With the play 'And In This Corner...Cassius Clay,' Metro Theater wants to get kids talking

In the wake of the death of Michael Brown and the unrest in Ferguson, Metro Theater Company’s new production, “And In This Corner ... Cassius Clay,” seems especially timely.

The play covers Muhammad Ali’s early life fighting segregation and racism and his work with Joe Martin, a white police officer turned boxing coach. It’s targeted toward elementary and middle school-aged children.

“I was looking at what was going on in our community and our theater,” said Julia Flood, artistic director for Metro Theater Company. “Part of our mission, is that it’s inspired by the intelligence and emotional wisdom of young people, and so what I saw happening in this community was our young people struggling with big issues and struggling to make things better moving forward. (Then) this play came into my hands.”

Playwright Idris Goodwin says Metro Theater’s mission matched his own intentions for the play.

“My whole objective with theater is to galvanize communities together, to get people talking,” Goodwin said. “So when (Metro Theater) told me why they wanted to do it and why it seemed relevant to them and the community, that made me feel very good.”

Flood hopes the production can spark important conversations among St. Lousians.

“I think there are a lot of things about the arts in general that connect in a really personal way with the individuals,” she said. “It takes something that maybe is too big to wrap your head around, like the civil rights movement, and it makes it personal, and it’s happening right there right now, right in front of you.”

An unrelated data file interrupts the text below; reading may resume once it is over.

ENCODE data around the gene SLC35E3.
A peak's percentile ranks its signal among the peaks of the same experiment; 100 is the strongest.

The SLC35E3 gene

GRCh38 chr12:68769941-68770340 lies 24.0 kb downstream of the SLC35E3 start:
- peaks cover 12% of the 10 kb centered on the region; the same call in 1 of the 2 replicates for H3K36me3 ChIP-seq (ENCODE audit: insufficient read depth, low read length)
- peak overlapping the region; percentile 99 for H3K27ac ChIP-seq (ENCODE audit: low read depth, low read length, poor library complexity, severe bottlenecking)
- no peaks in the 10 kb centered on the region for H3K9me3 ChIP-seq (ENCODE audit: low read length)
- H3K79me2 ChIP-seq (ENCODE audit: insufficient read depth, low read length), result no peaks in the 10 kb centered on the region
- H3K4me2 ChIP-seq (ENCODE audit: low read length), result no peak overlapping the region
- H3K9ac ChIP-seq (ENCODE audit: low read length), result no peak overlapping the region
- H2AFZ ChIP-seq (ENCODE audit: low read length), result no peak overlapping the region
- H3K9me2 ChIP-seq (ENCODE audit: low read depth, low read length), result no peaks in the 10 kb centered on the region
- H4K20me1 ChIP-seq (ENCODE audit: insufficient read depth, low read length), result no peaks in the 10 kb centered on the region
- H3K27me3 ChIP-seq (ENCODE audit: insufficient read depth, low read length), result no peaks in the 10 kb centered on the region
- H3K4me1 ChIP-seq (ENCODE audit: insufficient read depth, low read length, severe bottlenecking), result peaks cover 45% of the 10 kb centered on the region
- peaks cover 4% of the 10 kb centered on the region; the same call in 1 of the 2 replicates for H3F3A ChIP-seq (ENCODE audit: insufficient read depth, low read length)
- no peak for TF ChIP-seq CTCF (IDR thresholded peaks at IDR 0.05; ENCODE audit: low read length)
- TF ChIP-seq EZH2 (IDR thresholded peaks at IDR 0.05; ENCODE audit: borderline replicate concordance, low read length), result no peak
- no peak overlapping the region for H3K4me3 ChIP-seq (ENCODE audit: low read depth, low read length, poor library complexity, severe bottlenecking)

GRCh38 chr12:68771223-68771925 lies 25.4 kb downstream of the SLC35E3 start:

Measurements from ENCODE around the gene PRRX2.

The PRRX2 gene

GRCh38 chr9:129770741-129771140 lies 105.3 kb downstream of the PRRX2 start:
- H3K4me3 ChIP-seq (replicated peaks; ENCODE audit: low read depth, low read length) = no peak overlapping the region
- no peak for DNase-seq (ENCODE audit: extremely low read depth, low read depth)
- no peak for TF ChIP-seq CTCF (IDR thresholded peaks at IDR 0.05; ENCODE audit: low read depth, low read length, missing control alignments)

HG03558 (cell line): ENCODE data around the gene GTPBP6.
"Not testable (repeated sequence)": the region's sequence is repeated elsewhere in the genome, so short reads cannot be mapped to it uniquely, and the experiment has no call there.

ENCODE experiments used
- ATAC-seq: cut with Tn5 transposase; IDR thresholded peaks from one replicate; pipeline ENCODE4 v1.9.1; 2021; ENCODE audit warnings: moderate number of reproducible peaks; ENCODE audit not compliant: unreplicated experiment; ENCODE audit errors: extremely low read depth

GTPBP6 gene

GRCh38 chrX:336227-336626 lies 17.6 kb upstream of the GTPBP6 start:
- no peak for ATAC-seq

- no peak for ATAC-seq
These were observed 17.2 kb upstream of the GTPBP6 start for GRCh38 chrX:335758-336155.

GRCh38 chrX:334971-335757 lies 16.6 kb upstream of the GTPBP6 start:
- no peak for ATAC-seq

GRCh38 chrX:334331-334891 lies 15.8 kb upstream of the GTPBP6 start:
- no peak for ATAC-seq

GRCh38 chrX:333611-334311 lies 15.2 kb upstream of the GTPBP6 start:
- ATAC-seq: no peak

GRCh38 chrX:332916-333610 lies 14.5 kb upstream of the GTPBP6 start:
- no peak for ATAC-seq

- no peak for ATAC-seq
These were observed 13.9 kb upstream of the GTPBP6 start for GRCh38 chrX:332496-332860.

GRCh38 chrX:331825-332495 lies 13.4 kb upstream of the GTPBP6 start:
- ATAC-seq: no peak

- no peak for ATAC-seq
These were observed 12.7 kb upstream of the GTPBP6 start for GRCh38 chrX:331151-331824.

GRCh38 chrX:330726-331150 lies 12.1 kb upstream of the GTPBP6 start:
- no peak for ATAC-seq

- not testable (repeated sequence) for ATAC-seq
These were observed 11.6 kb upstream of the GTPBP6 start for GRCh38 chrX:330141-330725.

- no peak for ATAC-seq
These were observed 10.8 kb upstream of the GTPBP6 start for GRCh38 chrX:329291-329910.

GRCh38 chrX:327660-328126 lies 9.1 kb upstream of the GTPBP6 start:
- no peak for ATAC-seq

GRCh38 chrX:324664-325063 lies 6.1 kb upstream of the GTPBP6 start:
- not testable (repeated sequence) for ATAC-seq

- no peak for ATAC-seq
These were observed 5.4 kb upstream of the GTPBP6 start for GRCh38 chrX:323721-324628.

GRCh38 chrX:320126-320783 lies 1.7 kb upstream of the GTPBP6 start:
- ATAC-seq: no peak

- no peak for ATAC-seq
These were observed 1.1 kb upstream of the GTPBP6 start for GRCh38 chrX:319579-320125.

In an effort to reach as many individuals as possible, the Metro Theater Company is spearheading a variety of projects in the St. Louis community as part of what is known as the Cassius Project.

The project’s website, cassiusproject.com, includes a timeline of Ali’s life juxtaposed with major points of the civil rights movement, data on racial inequality in St. Louis and activities for students.

The Cassius Project also extends into the production itself, Flood said.

“(We expect) 6,000 students in student matinees in the daytime starting next week and going through February,” she said. “After each of those we will have a discussion about the themes and ask the students to think about ways that that era is like this era and ways that they might use their own potential to do things to make the world better in the same way that Ali did.”

The Cassius Project will also be sending teaching artists into local classrooms to conduct workshops and discuss theater techniques with students.

“It’s going to be a really fun and exciting play to watch,” Flood said. “We’re really hoping that whether it’s kids coming with a school or its families coming together on a Sunday afternoon that people are going to leave and have wonderful conversations about the experience they just had and also be excited and inspired by the life of this person and how he engaged the world.”

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Alex SiegmanComment